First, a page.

By Mao Shiotsu
In middle school, as my seventh grade friends and I crowded around our usual canteen table, ready to tuck into our packed lunches, my South Korean friend, out of nowhere, turned to me and stated, “Dokdo is Korea’s.” At the time, Japan and Korea were disputing the sovereignty of the Liancourt islands, referred to as “Dokdo” in South Korea and “Takeshima” in Japan, but I knew only vaguely about the conflict. I think I froze for a moment, too shocked to say anything, before uttering a dismissive comment. I didn’t know how to react to the undercurrent hostility in my friend’s words, something I knew existed between our countries but never thought had anything to do with us. I was taken aback by the real enmity I thought I heard behind her seemingly forced light tone.
That friend and I are still in touch. The topic of the islands has never again been spoken about, but I’m sure we both remember that particular lunchtime. And that short conversation always resurfaces in my memory when I think about the cold relations between Japan, South Korea, and China today.
Admittedly, I’m no expert on the history between the three countries. I do know that Japan in the early 20th century was a militant state with an imperialist agenda and colonized Korea and parts of China. I believe that imperialism is a conceited, backwards policy, and that there’s no justification for subjugating people of other countries to one’s own government. I’m also aware that history is written by the victors. There are probably countless things in the histories of these three countries that I do not know. But I think thatI am not alone in this position; most people only know selective episodes of history.
I struggle when thinking about how this history, full of holes in my mind, still drags out in the East Asian hostilities today. How should one navigate justice, while moving on toward a progressive future? The governments have repeatedly reaffirmed the historical hostilities in past decades. Older generations, it seems, also hold this traditional stance. My aunts and uncles who have only ever lived in Japan have negative views toward China and Korea. Whenever the topic comes up, I’m ashamed to say I just leave the room, having given up on arguing back long ago. They will not change their minds. To be honest, I’m not even sure I know enough to provide a well-substantiated argument or what exactly my argument would be in the first place.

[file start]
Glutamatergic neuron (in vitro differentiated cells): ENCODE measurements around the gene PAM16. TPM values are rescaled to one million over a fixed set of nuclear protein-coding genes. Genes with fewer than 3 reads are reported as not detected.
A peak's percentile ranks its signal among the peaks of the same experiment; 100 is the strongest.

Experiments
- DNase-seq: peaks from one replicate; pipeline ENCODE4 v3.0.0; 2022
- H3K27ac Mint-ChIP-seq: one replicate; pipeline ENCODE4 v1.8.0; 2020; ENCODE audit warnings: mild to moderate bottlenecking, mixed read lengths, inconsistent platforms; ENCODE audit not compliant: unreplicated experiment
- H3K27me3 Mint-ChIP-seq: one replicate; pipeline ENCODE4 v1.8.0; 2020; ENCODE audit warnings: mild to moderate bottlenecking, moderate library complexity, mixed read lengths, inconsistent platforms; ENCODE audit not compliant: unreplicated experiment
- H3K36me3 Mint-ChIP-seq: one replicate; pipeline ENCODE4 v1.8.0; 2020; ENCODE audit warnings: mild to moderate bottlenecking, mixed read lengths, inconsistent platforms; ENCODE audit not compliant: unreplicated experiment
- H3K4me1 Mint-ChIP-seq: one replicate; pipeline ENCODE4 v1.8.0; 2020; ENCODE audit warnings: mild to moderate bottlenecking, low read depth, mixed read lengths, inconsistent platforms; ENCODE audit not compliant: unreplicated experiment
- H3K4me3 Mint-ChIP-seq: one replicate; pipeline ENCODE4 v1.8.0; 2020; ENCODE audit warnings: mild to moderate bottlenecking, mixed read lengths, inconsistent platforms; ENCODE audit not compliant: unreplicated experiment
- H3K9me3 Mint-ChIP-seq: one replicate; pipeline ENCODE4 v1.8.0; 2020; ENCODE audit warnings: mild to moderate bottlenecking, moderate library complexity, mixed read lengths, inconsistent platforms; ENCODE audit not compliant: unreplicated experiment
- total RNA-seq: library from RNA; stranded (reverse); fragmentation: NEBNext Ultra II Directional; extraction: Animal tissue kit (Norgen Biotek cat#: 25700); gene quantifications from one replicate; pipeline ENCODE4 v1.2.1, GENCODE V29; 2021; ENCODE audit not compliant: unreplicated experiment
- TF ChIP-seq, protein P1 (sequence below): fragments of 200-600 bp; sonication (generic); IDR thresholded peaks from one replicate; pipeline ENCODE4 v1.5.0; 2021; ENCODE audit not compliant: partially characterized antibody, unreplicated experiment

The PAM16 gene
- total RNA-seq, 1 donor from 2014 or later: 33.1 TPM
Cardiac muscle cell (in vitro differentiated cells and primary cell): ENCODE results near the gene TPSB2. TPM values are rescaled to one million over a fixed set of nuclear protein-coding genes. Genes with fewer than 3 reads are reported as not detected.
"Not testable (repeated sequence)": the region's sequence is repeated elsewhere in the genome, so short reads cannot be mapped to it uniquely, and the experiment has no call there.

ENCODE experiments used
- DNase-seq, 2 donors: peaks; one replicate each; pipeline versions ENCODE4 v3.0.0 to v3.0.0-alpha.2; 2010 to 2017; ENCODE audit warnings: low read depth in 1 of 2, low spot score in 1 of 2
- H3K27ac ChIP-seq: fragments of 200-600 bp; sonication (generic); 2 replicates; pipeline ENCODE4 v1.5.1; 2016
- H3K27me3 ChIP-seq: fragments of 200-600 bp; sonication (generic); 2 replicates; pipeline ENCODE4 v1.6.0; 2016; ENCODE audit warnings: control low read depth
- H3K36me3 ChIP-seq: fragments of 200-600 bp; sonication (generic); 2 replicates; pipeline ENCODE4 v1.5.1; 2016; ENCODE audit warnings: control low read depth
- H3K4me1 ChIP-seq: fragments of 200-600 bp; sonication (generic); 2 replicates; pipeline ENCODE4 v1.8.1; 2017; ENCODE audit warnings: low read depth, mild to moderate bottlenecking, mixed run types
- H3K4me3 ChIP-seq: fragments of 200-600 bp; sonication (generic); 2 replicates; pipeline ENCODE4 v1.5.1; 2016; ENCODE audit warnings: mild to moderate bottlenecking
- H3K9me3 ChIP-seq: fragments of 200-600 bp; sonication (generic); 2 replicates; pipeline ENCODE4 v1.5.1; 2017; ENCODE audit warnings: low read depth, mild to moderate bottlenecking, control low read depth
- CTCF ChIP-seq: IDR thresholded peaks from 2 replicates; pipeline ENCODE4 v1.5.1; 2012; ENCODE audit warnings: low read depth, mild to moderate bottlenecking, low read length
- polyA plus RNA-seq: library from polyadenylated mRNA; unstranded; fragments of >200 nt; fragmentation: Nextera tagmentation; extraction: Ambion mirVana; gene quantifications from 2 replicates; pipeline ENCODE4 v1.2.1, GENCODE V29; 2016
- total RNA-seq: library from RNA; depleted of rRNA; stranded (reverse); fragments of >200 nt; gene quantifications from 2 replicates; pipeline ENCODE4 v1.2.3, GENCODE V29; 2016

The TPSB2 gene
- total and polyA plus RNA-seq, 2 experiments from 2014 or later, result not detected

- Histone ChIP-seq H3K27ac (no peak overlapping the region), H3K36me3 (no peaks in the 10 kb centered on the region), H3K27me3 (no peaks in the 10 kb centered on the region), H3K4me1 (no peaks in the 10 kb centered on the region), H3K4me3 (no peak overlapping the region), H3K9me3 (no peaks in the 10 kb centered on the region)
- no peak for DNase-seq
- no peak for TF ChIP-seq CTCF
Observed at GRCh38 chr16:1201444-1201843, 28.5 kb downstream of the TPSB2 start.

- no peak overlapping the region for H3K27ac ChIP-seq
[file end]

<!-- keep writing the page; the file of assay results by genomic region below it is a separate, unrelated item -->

I have always wanted an East Asia that is united, perhaps in some ways like the US and Canada, spearheading the further development of other Asian states. Japan, China, and Korea all had a late start in modernization and have been playing catch-up to the West until quite recently. These cultures, although vastly different, also have a lot of similarities. If the three countries formed a secure, friendly bond, and joined forces in science, development, innovation, just imagine what could happen. The current automatic animosities between the countries’ political leaders seem like a wasted opportunity. An opportunity, I think, that could be approached from the other end: from dialogue between the people.
As generic as that sounds, I do believe that dialogue, especially between young people from the three countries, could help breach deep-rooted ridges. More understanding between the ordinary people, I think, could slowly shift the public perspective, and hopefully translate upward to higher-level politics. I’d like to put myself in more situations where I could speak with fellow students from China and South Korea, to walk that first step toward settling unsettled discussions and healing unhealed scars.
Mao Shiotsu is a rising sophomore in Jonathan Edwards College. You can contact her at email@example.com.